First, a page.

Table 3-3 Correction Factors for Cell Gassing Voltage Cell Correction Electrolyte Gassing Voltage Factor Temperature °C °F Volts Volts ----------------------------------50 122 2.300 -0.090 40 104 2.330 -0.060 30 86 2.365 -0.025 25 77 2.390 0 20 68 2.415 +.025 10 50 2.470 +.080 0 32 2.540 +.150 -10 14 2.650 +.260 -20 -4 2.970 +.508

When designing the system for 25°C operation, the constant charge potential for the battery subsystem would be 2.39 volts times the number of cells in series. If system temperature exceeds 25°C, the cells will gas and life of the subsystem will be decreased. If system temperature falls below 25°C, charge acceptance will be decreased requiring a longer charge time to sustain the same state-of-charge. Charging controls and regulator circuits must therefore include a temperature compensation feature to correct the constant charge voltage to the 25°C equivalent using the correction factors shown in Table 3-3. Without the temperature compensating circuit, a battery charge circuit adjusted to 2.39 volts per cell at 25°C ambient would charge the battery at 0°C at an actual voltage of 2.24 volts per cell. To compensate +0.150 volts per cell must be added to the charge voltage as required by Table 3-3 to


achieve charge conditions equivalent to those at 25°C. Otherwise the lower actual voltage would substantially increase charge time or would prevent the desired state-ofcharge from ever being reached. For most lead-acid battery subsystems it is necessary that they be charged by voltage regulator circuits properly compensated for changes in operating temperature. The number of cells in series is obtained by dividing the maximum system charge voltage by the maximum charge voltage in volts per cell specified by the cell manufacturer. This maximum voltage is normally 2.60 - 2.65 volts per cell and is the maximum voltage the cell is allowed to reach during the finishing step of charge. Table 3-4 gives an example of the calculation of the number of cells in series for a system voltage window and the voltage control during each charge step TABLE 3-4 Battery Subsystem Voltage Ys. System Window (200 - 300 Volts) Unit Volts Volts Per Cell Each Volts Per Cell Volts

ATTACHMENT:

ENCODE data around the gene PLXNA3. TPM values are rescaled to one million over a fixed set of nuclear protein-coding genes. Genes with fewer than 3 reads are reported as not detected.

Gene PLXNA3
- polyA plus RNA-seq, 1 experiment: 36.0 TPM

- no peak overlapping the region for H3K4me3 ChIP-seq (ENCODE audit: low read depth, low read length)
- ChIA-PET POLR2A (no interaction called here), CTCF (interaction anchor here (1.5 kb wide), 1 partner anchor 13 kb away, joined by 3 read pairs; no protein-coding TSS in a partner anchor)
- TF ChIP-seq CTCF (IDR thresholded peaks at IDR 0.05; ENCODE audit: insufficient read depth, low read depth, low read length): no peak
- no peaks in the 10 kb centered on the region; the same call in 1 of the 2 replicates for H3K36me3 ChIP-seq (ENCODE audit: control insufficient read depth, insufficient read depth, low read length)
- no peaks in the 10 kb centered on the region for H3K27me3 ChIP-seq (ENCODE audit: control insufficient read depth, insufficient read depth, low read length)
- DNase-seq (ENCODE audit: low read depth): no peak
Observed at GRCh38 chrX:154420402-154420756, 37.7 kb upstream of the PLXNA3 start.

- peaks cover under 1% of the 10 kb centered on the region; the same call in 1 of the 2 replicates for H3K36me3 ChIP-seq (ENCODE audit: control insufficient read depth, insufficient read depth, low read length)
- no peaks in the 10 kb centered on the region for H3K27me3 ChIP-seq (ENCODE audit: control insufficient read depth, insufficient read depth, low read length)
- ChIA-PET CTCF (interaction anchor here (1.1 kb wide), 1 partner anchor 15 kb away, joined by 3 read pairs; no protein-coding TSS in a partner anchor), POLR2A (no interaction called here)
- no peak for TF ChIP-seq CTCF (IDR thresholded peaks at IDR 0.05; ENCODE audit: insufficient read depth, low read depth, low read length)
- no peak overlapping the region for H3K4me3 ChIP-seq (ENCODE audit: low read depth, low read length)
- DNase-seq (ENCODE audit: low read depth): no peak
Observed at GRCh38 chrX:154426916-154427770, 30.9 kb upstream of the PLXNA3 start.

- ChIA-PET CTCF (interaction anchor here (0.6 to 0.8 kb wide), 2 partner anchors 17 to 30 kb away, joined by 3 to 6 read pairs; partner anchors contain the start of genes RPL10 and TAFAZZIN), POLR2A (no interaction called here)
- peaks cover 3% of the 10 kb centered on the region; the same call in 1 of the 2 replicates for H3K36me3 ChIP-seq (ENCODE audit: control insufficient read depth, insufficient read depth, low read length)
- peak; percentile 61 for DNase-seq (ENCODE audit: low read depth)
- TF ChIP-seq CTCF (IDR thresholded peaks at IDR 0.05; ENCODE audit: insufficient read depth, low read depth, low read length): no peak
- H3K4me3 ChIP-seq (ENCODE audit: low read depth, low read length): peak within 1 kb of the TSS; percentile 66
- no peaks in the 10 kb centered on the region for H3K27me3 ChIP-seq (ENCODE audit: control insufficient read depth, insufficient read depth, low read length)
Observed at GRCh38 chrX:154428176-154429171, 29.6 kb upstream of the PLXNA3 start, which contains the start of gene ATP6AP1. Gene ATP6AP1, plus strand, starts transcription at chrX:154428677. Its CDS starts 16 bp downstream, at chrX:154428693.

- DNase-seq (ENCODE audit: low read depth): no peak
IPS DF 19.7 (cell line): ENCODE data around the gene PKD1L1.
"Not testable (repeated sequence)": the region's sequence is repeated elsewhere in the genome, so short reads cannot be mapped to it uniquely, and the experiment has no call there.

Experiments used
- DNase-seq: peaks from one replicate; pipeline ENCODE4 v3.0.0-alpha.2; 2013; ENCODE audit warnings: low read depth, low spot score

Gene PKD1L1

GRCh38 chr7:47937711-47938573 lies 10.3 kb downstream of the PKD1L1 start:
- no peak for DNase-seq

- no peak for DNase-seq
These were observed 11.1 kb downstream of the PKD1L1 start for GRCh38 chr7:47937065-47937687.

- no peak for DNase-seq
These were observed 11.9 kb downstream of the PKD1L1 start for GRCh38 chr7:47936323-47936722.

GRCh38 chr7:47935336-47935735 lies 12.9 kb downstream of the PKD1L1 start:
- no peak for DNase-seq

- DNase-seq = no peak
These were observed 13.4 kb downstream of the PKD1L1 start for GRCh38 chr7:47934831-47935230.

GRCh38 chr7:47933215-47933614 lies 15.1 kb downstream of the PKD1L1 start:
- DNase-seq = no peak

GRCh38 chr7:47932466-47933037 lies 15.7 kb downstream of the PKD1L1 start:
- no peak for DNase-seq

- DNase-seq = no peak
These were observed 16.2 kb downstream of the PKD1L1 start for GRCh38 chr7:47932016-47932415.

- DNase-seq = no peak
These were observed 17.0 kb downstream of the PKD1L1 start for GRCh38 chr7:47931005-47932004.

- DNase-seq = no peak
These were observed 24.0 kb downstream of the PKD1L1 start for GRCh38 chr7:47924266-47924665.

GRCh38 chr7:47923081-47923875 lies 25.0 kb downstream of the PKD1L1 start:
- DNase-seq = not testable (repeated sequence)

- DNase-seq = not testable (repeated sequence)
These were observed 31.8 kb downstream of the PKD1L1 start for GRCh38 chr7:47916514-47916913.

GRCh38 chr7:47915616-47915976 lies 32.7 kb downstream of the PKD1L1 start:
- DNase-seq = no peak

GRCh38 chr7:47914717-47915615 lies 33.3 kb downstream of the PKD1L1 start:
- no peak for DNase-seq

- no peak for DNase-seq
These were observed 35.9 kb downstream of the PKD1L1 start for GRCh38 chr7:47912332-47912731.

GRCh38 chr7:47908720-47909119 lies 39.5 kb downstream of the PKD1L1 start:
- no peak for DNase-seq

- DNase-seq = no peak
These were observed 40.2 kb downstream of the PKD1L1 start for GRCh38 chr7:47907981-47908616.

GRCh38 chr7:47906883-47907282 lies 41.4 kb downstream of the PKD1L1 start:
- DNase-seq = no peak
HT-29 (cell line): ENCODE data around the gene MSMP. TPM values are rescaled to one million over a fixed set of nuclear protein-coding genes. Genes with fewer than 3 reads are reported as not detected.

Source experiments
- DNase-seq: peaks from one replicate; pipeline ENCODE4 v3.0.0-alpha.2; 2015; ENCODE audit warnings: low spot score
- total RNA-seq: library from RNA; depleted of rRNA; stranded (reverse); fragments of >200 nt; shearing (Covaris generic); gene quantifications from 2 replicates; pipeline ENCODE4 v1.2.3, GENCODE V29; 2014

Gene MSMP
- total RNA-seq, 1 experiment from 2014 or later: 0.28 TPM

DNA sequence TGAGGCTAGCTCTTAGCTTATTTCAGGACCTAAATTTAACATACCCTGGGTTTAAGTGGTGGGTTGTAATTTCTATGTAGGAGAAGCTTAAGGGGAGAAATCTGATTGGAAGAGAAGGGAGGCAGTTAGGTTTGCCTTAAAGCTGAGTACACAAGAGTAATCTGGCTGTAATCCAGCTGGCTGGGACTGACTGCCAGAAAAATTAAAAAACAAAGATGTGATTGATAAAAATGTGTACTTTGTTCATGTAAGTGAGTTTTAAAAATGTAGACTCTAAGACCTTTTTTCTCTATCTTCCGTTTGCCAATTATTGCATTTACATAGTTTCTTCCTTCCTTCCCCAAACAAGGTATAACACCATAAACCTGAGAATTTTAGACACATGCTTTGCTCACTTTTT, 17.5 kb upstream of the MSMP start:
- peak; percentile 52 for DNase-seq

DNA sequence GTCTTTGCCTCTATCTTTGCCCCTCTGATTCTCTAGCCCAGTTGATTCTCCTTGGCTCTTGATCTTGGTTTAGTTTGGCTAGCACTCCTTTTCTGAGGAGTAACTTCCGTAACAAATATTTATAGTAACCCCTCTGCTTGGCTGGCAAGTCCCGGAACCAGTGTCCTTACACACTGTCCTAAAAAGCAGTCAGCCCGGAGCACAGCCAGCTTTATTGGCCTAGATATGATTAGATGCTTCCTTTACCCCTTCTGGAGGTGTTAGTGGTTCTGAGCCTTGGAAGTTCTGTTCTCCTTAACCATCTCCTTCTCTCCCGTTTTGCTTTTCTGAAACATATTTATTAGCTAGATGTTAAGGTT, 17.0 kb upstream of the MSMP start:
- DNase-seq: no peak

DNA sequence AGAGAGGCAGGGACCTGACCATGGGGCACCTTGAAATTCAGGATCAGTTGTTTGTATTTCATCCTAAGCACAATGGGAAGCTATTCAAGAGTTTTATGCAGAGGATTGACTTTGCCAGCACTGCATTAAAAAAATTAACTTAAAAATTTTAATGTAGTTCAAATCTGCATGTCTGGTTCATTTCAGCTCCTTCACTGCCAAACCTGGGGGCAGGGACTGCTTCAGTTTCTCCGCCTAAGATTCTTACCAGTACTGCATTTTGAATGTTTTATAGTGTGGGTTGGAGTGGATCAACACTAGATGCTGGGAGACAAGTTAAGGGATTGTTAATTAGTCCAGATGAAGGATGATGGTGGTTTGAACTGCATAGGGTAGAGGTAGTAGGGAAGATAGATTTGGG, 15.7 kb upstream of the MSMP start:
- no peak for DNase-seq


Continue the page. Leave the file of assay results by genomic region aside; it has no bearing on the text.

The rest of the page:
System Design Parameter Array Voltage Regulator Upper Limit Cell Charge Voltage Limit Number of Cells in Series String Cell Final Discharge Voltage Limit (5-h Discharge Rate) Battery Cut-out Setting

Value 300 (1) 2.60 115 1.70 200


This charging method has three steps and a dual voltage control: Step 1 2 3 Mode Initial Constant Current Current Tapers to Finishing Rate Finishing Rate Constant Current Voltage control 2.39 Volts Per Cell same 2.60 Volts Per Cell

STRATIFICATION OF ELECTROLYTE IN CELLS Stratification of acid electrolyte into levels of varying specific gravity can limit charge acceptance, discharge output and life unless understood and controlled during the charge process. During a recharge, the oxidation of PbSO4 to PbO2 at the positive plates and the reduction of PbSO4 to Pb at the negative plates forms sulfuric acid of higher concentration in the pores of the positive plates. This higher density acid settles to the bottom of the cell giving higher specific gravity acid near the bottom of the plates and lower specific gravity acid near the top of the plates. This stratification accumulates during non-gassing periods of charge. During gassing periods of charge partial stirring is accomplished by gas bubbles formed at and rising along the surfaces of the plates and in the separator system. During discharge, acid in the pores of the positives and near their surface is diluted; however, concentration gradients set up by longer charge periods are seldom compensated entirely during shorter discharge periods.